Conveyance of Relevant Themes

Authors convey important messages around core topics in their texts, with the delivery of key messages often being one of the primary purposes of a text. Anne Frank’s monologic epistolary “The Diary of a Young Girl” details the experience of the eponymous character during her time in hiding as a young teenage Jewish girl in Amsterdam, amid the horrors of WW2. Anne Frank, through her diary, conveys important themes such as how war affects everyone, not just the physical combatants. Additionally, the text represents how optimism and hope can derive from the direst of circumstances. Through a thorough examination of Anne’s diary, the intent for communication of relevant themes is made crystal clear.

Firstly, “The Diary of a Young Girl” implies that war is devastating to civilians, emotionally and mentally, regardless of outside factors. This is represented by the discussion of the emotional and mental damage civilians suffer at the hands of the Nazis. Frank explains that “Jews and Christians alike are waiting, the whole world is waiting, and many are waiting for death,” which conveys her perspective about who is affected by WWII. The repetition of the word “waiting” reinforces how uncertain and unclear the future was. Furthermore, when combined with Frank’s monotone, but serious articulation of the thought, in particular “waiting for death” demonstrates how ominous the future was, in Frank’s point of view. By reflecting the profound emotional, physical and mental repercussions for all that are affected by the war, Frank allows the audience to sympathise with the plight of civilian victims of war. Moreover, the visceral imagery in “children searching forlornly in the smouldering ruins for their dead parents,” when combined with the alliterative “dull, distant drone that signified the approaching destruction” vividly describes the aftermath of the bombing of Amsterdam. Children are the literal embodiment of purity and innocence, seeing them stripped of the ideals they represent in the devastation of war provides a clear argument to the reader about the evils of war. This example is a perfect representation of the reality of Frank’s context, encouraging the audience to comprehend the fact that war does not only affect the soldiers, but also civilians, just not in the physical way expected. The author, through a variety of literary devices, has very effectively communicated her theme about war’s effects.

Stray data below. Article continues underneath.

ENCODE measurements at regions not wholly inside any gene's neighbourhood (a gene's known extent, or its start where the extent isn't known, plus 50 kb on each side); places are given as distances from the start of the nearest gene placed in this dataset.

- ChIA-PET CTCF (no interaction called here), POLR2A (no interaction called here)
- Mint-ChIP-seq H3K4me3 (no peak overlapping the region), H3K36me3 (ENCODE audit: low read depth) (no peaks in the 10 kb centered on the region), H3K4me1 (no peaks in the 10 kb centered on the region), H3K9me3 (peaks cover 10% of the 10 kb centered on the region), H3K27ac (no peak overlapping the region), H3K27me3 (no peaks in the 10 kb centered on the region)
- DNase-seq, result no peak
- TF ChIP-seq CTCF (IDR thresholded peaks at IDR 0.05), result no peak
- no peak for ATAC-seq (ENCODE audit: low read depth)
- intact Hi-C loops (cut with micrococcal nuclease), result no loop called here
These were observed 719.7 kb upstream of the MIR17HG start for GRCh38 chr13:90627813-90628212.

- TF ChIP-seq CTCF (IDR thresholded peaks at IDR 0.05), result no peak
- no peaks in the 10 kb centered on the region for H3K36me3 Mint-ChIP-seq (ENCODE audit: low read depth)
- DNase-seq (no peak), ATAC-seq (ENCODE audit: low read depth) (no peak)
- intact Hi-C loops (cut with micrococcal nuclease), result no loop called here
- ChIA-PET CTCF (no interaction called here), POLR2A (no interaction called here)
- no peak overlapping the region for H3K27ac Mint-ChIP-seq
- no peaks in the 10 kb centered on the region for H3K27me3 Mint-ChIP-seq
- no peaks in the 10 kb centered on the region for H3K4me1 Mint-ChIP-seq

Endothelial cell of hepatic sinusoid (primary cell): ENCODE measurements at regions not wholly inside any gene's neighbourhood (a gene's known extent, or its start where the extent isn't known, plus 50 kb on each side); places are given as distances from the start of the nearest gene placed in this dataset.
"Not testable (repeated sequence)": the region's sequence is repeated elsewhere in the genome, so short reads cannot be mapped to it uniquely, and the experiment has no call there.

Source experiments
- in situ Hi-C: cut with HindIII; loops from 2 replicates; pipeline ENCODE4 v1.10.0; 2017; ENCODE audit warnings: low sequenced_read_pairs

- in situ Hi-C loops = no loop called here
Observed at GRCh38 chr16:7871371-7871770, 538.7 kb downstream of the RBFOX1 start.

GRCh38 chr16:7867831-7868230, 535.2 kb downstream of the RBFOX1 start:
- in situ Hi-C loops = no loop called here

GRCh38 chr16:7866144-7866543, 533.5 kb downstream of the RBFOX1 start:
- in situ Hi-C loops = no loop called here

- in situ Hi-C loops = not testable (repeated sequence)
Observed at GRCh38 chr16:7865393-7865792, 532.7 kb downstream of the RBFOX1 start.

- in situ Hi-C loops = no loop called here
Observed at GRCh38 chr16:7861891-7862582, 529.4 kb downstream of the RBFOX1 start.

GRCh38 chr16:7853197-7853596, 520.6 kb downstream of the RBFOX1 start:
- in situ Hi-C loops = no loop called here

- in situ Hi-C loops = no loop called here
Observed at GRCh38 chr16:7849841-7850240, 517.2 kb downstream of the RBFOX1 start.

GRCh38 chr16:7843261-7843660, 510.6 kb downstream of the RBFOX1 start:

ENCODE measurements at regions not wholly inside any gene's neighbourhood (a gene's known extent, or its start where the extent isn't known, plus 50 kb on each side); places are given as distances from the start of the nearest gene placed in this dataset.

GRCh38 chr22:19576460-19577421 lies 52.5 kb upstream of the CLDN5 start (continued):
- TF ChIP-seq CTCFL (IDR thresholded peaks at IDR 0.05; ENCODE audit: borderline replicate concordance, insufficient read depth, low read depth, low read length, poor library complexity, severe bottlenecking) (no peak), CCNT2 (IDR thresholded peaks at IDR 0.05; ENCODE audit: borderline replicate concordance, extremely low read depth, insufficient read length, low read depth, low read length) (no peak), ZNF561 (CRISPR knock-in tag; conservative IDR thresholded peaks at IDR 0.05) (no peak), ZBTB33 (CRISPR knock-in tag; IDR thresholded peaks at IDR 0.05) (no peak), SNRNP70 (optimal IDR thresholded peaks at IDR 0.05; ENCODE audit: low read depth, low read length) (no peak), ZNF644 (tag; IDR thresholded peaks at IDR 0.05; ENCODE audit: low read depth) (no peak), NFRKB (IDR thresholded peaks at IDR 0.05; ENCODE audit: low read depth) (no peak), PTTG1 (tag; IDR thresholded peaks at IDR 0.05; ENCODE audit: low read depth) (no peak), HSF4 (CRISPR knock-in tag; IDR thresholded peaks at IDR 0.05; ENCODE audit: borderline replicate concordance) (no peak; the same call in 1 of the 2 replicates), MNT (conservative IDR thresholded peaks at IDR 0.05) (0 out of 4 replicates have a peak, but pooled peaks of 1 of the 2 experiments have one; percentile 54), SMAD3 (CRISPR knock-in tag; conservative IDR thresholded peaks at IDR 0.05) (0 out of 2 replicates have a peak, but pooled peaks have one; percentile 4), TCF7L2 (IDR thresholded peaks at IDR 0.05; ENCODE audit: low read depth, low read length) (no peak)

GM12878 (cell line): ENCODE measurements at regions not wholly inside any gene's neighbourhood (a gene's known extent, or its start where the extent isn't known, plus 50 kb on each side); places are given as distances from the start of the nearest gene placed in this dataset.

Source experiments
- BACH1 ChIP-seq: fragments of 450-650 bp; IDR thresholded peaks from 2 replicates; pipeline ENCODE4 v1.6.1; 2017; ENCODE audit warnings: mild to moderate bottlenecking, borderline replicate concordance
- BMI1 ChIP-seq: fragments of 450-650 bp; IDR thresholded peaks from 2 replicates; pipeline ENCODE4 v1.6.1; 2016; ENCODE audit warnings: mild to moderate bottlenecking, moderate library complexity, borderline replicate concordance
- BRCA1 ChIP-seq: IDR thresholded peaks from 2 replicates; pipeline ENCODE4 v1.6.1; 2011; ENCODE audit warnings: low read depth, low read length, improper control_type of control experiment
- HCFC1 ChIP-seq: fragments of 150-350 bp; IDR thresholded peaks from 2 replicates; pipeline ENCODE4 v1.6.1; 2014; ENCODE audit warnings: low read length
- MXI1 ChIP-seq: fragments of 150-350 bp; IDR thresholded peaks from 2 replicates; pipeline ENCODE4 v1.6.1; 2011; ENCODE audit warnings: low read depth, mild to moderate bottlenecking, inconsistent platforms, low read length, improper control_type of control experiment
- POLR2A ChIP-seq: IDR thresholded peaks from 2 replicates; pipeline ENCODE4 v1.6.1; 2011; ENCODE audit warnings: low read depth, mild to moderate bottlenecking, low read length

Furthermore, the novel highlights how from dangerous situations, newfound positive feelings such as gratitude and happiness can arise. Everyone in the Annexe is obviously in mortal danger yet death is of secondary importance in her writing, which is clearly reflected throughout her diary. “I see the eight of us in the Annexe as if we were a patch of blue sky, surrounded by menacing black clouds,” illustrates Frank’s rather mature and optimistic mentality. Frank uses a metaphor in conjunction with a euphemism to represent her circumstances in simple terms. Despite the dire situation she finds herself in, she manages to find solace and comfort in the relative safety that the Annexe provides in contrast to the outside world. This example reflects how Frank sees the situation, a sign of her maturity and positivity in stark contrast to teenagers of her time who may have viewed the situation as helpless. The juxtaposed “I don’t think of all the misery, but of the beauty that remains,” showcases Anne’s perseverance and strength to cope with her current situation. The misery synecdochally represents the gamut of emotions associated with war; sadness, grief, anger among others, while beauty represents victory, happiness and gratitude. This reflects her own mindset on issues to the audience, displaying how powerful of an impact positive thinking can have in preventing Anne’s descension into depression as a result of her circumstances. Frank has managed to convey the need for positivity in the face of overwhelming horror effectively through her diary using literary techniques.

To conclude, using her diary as a medium, Anne Frank has informatively communicated several key themes relevant to her era and perspective, uniquely affected by her context. She effectively conveys that war negatively affects civilians, whether that be directly or indirectly. Another theme that is in her diary is that positive feelings can be unexpectedly elicited from the most dangerous of situations. Again, Anne Frank has been immensely successful in relaying her message to the world with her diary continuing to be an influential text for the foreseeable future.

 

These stories were written in our Factory Feedback program, which was created with, and generously supported by, the Dusseldorp Forum.